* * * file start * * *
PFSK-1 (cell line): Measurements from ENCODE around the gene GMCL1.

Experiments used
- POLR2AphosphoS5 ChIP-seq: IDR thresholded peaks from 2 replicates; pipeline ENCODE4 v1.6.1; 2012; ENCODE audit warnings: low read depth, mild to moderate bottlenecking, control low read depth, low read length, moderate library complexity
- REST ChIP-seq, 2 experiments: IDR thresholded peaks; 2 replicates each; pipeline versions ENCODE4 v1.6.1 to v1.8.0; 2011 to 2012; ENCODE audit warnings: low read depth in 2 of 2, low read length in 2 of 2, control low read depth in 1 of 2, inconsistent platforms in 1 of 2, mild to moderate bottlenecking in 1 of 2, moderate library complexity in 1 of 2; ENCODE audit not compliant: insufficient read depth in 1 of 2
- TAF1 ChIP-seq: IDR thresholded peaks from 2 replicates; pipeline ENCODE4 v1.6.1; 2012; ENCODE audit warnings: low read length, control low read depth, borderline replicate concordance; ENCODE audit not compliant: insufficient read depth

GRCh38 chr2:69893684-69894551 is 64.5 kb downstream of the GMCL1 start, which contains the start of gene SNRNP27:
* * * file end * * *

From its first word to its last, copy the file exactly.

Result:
PFSK-1 (cell line): Measurements from ENCODE around the gene GMCL1.

Experiments used
- POLR2AphosphoS5 ChIP-seq: IDR thresholded peaks from 2 replicates; pipeline ENCODE4 v1.6.1; 2012; ENCODE audit warnings: low read depth, mild to moderate bottlenecking, control low read depth, low read length, moderate library complexity
- REST ChIP-seq, 2 experiments: IDR thresholded peaks; 2 replicates each; pipeline versions ENCODE4 v1.6.1 to v1.8.0; 2011 to 2012; ENCODE audit warnings: low read depth in 2 of 2, low read length in 2 of 2, control low read depth in 1 of 2, inconsistent platforms in 1 of 2, mild to moderate bottlenecking in 1 of 2, moderate library complexity in 1 of 2; ENCODE audit not compliant: insufficient read depth in 1 of 2
- TAF1 ChIP-seq: IDR thresholded peaks from 2 replicates; pipeline ENCODE4 v1.6.1; 2012; ENCODE audit warnings: low read length, control low read depth, borderline replicate concordance; ENCODE audit not compliant: insufficient read depth

GRCh38 chr2:69893684-69894551 is 64.5 kb downstream of the GMCL1 start, which contains the start of gene SNRNP27: